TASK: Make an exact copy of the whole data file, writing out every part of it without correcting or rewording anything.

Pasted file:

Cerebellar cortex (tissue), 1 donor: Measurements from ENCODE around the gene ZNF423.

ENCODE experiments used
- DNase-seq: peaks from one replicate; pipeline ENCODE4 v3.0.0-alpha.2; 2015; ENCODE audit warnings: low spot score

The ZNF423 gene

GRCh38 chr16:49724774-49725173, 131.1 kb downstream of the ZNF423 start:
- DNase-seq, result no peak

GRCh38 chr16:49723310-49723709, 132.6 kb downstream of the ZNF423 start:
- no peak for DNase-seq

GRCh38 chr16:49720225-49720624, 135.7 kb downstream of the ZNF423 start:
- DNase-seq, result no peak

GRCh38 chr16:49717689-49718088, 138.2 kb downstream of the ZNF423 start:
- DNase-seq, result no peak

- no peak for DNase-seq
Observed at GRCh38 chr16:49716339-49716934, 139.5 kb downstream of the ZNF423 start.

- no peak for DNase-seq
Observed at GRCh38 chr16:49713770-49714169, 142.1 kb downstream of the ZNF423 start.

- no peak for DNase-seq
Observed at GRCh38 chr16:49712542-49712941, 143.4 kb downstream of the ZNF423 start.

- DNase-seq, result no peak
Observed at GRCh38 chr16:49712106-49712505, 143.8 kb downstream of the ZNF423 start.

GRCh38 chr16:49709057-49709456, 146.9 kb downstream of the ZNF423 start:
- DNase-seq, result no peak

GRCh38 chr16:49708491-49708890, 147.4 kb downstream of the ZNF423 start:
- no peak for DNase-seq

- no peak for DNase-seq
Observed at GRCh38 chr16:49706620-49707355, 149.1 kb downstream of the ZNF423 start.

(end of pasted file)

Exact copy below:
Cerebellar cortex (tissue), 1 donor: Measurements from ENCODE around the gene ZNF423.

ENCODE experiments used
- DNase-seq: peaks from one replicate; pipeline ENCODE4 v3.0.0-alpha.2; 2015; ENCODE audit warnings: low spot score

The ZNF423 gene

GRCh38 chr16:49724774-49725173, 131.1 kb downstream of the ZNF423 start:
- DNase-seq, result no peak

GRCh38 chr16:49723310-49723709, 132.6 kb downstream of the ZNF423 start:
- no peak for DNase-seq

GRCh38 chr16:49720225-49720624, 135.7 kb downstream of the ZNF423 start:
- DNase-seq, result no peak

GRCh38 chr16:49717689-49718088, 138.2 kb downstream of the ZNF423 start:
- DNase-seq, result no peak

- no peak for DNase-seq
Observed at GRCh38 chr16:49716339-49716934, 139.5 kb downstream of the ZNF423 start.

- no peak for DNase-seq
Observed at GRCh38 chr16:49713770-49714169, 142.1 kb downstream of the ZNF423 start.

- no peak for DNase-seq
Observed at GRCh38 chr16:49712542-49712941, 143.4 kb downstream of the ZNF423 start.

- DNase-seq, result no peak
Observed at GRCh38 chr16:49712106-49712505, 143.8 kb downstream of the ZNF423 start.

GRCh38 chr16:49709057-49709456, 146.9 kb downstream of the ZNF423 start:
- DNase-seq, result no peak

GRCh38 chr16:49708491-49708890, 147.4 kb downstream of the ZNF423 start:
- no peak for DNase-seq

- no peak for DNase-seq
Observed at GRCh38 chr16:49706620-49707355, 149.1 kb downstream of the ZNF423 start.